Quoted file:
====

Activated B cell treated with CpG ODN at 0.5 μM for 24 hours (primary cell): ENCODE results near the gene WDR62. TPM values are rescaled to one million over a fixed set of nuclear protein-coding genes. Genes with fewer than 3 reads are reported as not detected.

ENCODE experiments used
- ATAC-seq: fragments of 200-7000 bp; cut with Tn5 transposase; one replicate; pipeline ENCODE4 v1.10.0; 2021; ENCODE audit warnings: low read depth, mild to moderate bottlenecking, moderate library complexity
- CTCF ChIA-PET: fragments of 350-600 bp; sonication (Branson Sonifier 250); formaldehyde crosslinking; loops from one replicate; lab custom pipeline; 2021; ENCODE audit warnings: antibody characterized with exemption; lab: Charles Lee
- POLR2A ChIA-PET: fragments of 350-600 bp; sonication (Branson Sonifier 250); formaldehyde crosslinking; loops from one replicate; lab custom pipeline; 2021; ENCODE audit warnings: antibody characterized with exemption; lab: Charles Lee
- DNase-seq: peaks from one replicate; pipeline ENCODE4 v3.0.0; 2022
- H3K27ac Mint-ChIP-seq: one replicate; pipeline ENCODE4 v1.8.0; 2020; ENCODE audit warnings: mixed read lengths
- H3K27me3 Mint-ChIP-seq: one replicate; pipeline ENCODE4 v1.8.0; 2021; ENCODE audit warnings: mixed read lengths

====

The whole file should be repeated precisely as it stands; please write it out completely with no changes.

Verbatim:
Activated B cell treated with CpG ODN at 0.5 μM for 24 hours (primary cell): ENCODE results near the gene WDR62. TPM values are rescaled to one million over a fixed set of nuclear protein-coding genes. Genes with fewer than 3 reads are reported as not detected.

ENCODE experiments used
- ATAC-seq: fragments of 200-7000 bp; cut with Tn5 transposase; one replicate; pipeline ENCODE4 v1.10.0; 2021; ENCODE audit warnings: low read depth, mild to moderate bottlenecking, moderate library complexity
- CTCF ChIA-PET: fragments of 350-600 bp; sonication (Branson Sonifier 250); formaldehyde crosslinking; loops from one replicate; lab custom pipeline; 2021; ENCODE audit warnings: antibody characterized with exemption; lab: Charles Lee
- POLR2A ChIA-PET: fragments of 350-600 bp; sonication (Branson Sonifier 250); formaldehyde crosslinking; loops from one replicate; lab custom pipeline; 2021; ENCODE audit warnings: antibody characterized with exemption; lab: Charles Lee
- DNase-seq: peaks from one replicate; pipeline ENCODE4 v3.0.0; 2022
- H3K27ac Mint-ChIP-seq: one replicate; pipeline ENCODE4 v1.8.0; 2020; ENCODE audit warnings: mixed read lengths
- H3K27me3 Mint-ChIP-seq: one replicate; pipeline ENCODE4 v1.8.0; 2021; ENCODE audit warnings: mixed read lengths